• D Muraleedharan

      Articles written in Proceedings – Animal Sciences

    • Endocrine influence on protein synthesis in the fatbodies of female red cotton bug,Dysdercus cingulatus Fabr

      Raji Raghavan D Muraleedharan

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      Extirpation of pars intercerebralis neurosecretory cells (PINSC) of femaleD. cingulatus significantly brought down the level of protein synthesis in the fatbodies 48, 72, and 96 hr after the operation, while implantation of active PINSC into both normal and PINSCablated females elevated substantially the protein content in the fatbodies. Additional supply of JHa (FME) by topical application activated protein synthesis in the fatbodies both in the allatectomised and normal females. Histochemical studies to demonstrate the protein content in the fatbodies of the above experimental insects also corroborated these findings. Probable regulatory mechanism of protein synthesis in the fatbodies of femaleD. cingulatus by the hormonal principles from PINSC and corpus allatum are discussed in the light of the above findings.

    • Hormonal rhythm and behavioural trends in insects

      D Muraleedharan

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      Circadian rhythmicity in the timing of secretion and release of many of the neurohormones appears to be a common phenomenon in insects. Involvement of hormonal components in the locomotor activity rhythm in cockroaches, crickets etc. has not yet been proved unequivocally eventhough some of the findings along these lines support this. Many of the physiological events in insects occur only once in each individual’s life-time-gated events. Release of eclosion hormone in insects is determined both by a circadian clock and by the developmental competence of the insect. Periodic release ofPTTH which influence the moulting process in larvae has been established to be gated. Induction of prodromal signs of pupation as a result of gated release of PTTH in some insects have been confirmed. Intrinsic neurosecretory cells of cc release a hormone (calling hormone) in a rhythmic fashion which affect the pheromone release and subsequent initiation of calling behaviour in some of the lepidopteran virgin females. Production of proctodone by the epithelial cells of hindgut also follows a rhythm bringing about diapause in some of the insects.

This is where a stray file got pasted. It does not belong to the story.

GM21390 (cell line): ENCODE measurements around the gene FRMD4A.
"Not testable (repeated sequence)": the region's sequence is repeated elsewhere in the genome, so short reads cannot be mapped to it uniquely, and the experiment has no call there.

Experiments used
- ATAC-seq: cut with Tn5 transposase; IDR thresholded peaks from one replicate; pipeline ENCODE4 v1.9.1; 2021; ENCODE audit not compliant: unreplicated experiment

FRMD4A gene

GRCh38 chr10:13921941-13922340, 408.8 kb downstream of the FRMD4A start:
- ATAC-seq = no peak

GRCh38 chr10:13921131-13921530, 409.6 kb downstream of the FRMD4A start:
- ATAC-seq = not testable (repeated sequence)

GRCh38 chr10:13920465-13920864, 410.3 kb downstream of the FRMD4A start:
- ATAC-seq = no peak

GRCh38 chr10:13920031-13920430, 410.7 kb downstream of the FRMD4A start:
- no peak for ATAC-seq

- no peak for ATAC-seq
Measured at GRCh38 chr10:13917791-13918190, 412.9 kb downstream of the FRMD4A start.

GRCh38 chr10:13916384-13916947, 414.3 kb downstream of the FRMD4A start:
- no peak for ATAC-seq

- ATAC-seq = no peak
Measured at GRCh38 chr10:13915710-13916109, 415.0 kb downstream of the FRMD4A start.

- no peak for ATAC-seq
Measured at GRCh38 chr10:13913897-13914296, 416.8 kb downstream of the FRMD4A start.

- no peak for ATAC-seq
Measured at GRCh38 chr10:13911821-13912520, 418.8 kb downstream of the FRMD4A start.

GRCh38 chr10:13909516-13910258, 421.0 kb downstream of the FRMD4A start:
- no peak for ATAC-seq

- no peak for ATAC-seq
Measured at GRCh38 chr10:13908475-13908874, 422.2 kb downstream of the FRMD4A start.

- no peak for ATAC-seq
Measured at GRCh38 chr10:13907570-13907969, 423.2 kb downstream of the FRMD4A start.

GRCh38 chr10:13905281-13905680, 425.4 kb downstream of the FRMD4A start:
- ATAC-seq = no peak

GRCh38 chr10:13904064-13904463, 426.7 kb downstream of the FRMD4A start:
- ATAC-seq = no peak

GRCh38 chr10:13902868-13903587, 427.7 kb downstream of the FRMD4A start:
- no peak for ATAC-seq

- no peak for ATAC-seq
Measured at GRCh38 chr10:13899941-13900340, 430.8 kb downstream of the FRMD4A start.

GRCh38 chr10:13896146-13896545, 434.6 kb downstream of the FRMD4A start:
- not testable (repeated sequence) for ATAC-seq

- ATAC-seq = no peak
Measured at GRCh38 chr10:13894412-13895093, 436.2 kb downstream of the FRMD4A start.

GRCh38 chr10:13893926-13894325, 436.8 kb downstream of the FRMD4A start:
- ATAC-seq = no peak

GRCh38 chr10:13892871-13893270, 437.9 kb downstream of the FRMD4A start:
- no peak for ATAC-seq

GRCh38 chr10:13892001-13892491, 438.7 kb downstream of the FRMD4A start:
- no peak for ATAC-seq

• Assessment of neuroendocrine mechanisms of feeding and reproduction in phytophagous insects

      D Muraleedharan

      More Details Abstract Fulltext PDF

      In acridids during feeding, the central nervous system receives information through sensilla which in turn integrated incoming information giving the appropriate motor output. Hormones and haemolyph factors like osmotic pressure also limit meal size. In the red cotton bug,Dysdercus cingulatus hormones from the neurosecretory cells of the brain induced feeding and the protein food ingested in turn stimulated midgut enzyme production while juvenile hormone has little influence either on feeding or enzyme production. In lepidopterans both brain hormone and juvenile hormone seemed to stimulate feeding and the amount of food ingested induced enzyme production. Midgut endocrine cells have also been demonstrated in several lepidopteran species.

      Reproduction involving vitellogenesis, spermatogenesis, oviposition, accessory glands activity and mating behaviour is also under the regulatory control of several hormonal principles such as juvenile hormone, ecdysone, oostatic hormone etc. However, a detailed analysis of the literature available on the topic reveals that these regulatory mechanisms are tissue and species dependent.


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